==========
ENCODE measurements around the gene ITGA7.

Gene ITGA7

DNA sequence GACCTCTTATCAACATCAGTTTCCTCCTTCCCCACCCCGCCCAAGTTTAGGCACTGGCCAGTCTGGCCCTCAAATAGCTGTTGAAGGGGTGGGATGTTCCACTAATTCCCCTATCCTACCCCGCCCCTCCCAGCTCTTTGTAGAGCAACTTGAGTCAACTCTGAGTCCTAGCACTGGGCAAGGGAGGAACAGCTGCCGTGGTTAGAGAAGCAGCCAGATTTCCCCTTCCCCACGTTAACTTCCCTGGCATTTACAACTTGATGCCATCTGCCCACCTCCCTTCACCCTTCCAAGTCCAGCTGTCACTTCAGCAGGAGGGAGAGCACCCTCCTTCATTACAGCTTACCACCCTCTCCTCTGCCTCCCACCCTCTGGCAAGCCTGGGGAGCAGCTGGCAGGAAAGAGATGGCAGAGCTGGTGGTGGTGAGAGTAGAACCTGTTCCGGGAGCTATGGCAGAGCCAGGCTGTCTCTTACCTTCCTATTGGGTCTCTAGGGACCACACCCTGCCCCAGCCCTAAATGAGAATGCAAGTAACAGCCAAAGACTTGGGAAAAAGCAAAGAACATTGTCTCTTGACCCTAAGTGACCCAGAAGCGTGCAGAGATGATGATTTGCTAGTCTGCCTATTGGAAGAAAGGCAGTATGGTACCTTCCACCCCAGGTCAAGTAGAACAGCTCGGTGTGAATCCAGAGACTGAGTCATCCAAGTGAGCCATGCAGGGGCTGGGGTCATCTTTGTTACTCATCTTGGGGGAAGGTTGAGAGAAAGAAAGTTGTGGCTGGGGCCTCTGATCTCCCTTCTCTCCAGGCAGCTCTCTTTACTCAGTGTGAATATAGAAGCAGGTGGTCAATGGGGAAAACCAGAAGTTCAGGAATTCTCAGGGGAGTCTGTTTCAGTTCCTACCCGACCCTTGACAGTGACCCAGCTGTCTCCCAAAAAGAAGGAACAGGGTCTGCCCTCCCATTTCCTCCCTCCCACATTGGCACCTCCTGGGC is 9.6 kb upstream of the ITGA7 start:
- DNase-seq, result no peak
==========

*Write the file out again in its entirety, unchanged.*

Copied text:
ENCODE measurements around the gene ITGA7.

Gene ITGA7

DNA sequence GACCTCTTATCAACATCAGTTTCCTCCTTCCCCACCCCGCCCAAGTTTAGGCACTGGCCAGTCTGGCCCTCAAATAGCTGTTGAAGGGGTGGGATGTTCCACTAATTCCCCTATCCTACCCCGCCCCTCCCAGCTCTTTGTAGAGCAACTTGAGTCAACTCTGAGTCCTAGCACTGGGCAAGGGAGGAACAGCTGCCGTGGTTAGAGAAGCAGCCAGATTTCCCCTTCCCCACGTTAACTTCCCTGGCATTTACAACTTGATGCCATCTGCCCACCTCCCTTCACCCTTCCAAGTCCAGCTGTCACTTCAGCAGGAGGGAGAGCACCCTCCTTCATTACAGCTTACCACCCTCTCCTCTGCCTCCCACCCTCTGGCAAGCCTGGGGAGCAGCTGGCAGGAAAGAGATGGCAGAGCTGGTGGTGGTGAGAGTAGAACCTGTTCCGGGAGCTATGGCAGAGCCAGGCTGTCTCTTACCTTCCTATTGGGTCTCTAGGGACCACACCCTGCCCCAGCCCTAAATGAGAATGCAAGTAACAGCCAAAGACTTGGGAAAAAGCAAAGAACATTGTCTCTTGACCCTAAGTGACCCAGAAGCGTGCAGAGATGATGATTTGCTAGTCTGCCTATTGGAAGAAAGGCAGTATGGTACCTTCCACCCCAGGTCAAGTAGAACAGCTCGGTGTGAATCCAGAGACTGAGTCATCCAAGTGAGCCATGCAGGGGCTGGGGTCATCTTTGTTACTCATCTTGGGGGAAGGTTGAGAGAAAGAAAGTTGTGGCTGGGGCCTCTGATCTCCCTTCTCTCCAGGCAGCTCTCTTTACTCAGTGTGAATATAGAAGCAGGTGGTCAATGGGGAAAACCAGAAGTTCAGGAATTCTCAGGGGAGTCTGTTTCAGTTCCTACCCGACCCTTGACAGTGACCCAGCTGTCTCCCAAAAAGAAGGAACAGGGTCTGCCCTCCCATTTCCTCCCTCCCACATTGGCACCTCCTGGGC is 9.6 kb upstream of the ITGA7 start:
- DNase-seq, result no peak